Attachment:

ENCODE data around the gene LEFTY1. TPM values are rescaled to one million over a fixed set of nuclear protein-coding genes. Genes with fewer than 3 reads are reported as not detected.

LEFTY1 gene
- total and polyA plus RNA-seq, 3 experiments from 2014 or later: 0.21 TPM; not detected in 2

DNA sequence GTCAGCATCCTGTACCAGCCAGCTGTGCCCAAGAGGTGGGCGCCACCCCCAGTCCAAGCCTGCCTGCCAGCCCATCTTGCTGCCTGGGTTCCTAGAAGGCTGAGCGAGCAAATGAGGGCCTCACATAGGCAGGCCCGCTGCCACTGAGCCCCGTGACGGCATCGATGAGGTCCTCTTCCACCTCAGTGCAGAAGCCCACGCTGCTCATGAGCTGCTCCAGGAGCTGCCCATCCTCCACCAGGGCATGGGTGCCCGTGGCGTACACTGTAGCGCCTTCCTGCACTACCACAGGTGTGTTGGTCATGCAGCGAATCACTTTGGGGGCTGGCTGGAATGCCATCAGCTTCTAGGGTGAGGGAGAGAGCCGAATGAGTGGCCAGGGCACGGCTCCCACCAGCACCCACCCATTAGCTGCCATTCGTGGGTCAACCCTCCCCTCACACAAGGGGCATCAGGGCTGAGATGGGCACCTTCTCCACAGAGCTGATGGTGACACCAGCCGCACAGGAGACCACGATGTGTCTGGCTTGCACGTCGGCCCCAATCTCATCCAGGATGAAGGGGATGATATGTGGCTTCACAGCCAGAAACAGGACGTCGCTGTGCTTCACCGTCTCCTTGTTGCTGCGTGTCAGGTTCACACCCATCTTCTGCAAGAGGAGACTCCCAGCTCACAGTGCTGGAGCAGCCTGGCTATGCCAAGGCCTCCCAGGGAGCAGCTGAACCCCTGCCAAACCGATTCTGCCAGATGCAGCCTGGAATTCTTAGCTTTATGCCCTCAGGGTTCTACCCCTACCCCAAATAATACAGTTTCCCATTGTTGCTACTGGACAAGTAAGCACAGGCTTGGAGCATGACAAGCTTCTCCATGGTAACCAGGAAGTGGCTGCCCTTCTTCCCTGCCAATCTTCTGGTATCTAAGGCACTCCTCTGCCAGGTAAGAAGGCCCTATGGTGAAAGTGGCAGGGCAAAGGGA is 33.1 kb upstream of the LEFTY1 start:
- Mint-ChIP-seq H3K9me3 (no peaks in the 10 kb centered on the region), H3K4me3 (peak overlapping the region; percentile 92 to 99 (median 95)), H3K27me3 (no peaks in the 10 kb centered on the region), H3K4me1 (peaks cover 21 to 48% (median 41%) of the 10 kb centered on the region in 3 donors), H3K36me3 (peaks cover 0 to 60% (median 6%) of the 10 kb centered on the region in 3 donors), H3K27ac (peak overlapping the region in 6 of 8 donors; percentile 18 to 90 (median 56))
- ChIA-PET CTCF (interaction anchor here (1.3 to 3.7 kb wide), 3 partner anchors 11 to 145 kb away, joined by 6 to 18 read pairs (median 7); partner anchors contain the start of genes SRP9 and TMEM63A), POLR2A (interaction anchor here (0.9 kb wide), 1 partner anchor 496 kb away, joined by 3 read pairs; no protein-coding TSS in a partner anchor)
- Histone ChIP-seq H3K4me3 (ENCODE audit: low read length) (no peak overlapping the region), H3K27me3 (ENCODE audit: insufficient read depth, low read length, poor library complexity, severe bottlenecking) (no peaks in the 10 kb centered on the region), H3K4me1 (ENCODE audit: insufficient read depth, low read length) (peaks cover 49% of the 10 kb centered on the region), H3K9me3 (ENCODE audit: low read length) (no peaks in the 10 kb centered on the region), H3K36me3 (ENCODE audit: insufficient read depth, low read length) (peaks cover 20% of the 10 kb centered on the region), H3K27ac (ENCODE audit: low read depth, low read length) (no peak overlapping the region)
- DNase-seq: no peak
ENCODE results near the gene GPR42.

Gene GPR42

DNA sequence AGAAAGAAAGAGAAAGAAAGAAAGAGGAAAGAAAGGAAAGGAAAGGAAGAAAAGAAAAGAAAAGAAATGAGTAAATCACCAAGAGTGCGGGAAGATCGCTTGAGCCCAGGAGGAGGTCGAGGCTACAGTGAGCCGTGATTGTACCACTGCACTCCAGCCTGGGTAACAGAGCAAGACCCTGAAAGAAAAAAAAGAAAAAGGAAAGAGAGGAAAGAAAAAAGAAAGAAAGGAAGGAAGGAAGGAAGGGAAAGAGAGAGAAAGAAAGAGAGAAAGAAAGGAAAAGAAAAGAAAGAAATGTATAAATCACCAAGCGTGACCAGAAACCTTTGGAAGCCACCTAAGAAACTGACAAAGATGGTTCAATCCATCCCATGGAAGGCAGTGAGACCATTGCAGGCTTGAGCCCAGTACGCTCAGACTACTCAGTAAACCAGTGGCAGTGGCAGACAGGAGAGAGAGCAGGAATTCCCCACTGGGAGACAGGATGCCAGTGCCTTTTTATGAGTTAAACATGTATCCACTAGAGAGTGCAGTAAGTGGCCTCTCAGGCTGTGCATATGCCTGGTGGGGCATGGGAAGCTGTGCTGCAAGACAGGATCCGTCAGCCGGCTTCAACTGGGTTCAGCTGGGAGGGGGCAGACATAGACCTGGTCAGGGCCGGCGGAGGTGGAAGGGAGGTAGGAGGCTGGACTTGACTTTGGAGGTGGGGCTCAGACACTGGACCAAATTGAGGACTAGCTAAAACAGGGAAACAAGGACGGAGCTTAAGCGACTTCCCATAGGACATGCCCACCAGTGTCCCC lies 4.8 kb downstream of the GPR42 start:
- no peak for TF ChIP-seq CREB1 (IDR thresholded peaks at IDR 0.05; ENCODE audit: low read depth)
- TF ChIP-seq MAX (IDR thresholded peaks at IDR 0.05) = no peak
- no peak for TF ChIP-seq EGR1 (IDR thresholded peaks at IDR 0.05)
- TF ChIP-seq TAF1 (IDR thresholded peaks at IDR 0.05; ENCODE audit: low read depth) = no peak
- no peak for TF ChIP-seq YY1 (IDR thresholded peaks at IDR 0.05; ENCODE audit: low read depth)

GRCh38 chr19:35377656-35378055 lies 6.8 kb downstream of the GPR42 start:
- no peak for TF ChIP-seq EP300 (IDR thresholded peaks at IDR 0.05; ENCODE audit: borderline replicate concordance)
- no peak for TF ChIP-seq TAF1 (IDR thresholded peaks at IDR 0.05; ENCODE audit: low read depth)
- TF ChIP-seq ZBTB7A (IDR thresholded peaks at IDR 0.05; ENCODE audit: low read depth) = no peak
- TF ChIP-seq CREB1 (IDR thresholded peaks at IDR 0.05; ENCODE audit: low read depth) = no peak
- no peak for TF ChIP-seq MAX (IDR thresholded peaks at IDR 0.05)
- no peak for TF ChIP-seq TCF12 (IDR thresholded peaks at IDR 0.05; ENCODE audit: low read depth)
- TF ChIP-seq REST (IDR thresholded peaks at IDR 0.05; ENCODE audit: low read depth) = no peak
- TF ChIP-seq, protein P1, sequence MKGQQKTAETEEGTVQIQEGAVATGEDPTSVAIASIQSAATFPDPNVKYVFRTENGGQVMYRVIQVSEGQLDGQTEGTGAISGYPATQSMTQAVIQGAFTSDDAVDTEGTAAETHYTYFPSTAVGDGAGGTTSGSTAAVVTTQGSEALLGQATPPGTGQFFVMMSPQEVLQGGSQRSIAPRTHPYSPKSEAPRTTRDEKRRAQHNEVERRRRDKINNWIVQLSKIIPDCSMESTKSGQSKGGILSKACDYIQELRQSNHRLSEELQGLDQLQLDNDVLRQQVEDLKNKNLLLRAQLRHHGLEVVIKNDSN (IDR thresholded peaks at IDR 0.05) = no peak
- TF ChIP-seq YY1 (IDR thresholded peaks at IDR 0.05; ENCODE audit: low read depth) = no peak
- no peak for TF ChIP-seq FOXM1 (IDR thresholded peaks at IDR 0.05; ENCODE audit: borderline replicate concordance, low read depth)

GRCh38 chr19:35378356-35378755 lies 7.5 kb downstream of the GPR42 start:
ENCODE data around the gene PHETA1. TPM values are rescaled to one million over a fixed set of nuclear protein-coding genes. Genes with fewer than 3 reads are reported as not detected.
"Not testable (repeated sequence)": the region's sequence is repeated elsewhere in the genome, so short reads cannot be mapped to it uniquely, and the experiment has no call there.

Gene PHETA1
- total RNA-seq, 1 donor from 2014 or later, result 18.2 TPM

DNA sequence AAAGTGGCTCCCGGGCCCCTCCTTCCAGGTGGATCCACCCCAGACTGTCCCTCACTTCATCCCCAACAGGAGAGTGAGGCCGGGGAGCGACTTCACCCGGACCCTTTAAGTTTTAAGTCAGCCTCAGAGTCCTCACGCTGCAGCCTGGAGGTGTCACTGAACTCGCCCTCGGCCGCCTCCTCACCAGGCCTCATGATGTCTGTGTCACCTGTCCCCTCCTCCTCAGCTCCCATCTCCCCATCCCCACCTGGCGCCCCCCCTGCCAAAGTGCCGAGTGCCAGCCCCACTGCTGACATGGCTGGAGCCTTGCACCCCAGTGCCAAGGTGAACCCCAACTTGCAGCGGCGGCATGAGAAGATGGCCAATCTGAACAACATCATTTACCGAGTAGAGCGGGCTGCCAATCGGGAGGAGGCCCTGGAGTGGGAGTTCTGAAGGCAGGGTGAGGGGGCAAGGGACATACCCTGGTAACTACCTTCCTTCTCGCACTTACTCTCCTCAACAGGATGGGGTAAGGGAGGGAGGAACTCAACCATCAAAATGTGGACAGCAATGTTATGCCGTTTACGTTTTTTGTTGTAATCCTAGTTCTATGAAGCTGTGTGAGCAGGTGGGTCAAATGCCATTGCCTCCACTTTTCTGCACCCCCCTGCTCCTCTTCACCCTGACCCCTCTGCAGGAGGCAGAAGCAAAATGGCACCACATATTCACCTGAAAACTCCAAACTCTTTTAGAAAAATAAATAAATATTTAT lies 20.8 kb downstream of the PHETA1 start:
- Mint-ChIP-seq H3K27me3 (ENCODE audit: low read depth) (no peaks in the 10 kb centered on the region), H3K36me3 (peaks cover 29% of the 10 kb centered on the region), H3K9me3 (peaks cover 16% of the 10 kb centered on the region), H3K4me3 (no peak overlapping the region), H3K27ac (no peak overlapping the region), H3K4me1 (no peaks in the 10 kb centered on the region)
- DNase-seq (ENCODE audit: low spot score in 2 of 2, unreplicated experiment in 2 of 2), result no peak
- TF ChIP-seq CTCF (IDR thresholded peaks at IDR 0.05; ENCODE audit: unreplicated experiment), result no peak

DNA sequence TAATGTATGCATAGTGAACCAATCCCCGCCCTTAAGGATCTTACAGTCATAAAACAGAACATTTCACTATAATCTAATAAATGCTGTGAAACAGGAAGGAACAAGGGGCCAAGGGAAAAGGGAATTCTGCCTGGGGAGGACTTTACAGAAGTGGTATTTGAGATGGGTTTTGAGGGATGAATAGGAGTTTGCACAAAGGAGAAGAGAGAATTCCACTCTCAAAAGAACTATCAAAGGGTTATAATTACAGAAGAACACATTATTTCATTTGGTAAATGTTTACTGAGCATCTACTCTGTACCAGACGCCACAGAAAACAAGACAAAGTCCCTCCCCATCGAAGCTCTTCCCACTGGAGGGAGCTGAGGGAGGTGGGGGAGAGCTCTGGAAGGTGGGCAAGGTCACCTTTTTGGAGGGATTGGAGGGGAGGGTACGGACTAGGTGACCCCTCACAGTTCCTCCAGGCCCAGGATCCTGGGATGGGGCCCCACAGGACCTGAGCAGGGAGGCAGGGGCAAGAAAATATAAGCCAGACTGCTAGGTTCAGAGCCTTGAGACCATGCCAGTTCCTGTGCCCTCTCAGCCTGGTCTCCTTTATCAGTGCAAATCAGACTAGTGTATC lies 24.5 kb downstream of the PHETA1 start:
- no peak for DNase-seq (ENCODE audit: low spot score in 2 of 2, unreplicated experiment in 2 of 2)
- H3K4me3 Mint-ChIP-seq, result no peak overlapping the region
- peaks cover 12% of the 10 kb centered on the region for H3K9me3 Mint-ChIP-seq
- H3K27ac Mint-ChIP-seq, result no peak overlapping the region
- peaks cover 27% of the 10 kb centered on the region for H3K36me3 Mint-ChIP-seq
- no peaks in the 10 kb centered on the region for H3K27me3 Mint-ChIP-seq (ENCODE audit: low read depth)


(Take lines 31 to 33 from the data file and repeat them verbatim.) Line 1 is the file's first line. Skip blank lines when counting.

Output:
Gene PHETA1
- total RNA-seq, 1 donor from 2014 or later, result 18.2 TPM

DNA sequence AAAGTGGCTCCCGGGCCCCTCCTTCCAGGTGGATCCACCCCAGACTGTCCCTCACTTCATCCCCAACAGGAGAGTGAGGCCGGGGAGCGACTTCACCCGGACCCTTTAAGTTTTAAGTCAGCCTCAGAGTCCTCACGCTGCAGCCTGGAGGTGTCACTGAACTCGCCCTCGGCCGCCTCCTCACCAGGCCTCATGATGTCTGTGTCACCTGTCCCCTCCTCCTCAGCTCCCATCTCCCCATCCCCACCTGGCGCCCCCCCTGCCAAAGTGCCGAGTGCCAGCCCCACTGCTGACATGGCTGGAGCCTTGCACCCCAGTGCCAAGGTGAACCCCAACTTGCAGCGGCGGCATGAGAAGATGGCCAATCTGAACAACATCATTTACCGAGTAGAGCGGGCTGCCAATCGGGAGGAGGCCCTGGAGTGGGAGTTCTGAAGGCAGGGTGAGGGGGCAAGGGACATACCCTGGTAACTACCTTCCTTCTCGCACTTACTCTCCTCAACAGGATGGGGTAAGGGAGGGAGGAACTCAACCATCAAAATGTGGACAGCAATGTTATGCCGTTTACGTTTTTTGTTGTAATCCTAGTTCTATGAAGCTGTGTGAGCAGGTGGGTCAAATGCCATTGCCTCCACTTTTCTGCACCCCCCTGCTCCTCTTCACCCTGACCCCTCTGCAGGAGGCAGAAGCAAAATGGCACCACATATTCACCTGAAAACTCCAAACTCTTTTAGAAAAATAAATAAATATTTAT lies 20.8 kb downstream of the PHETA1 start: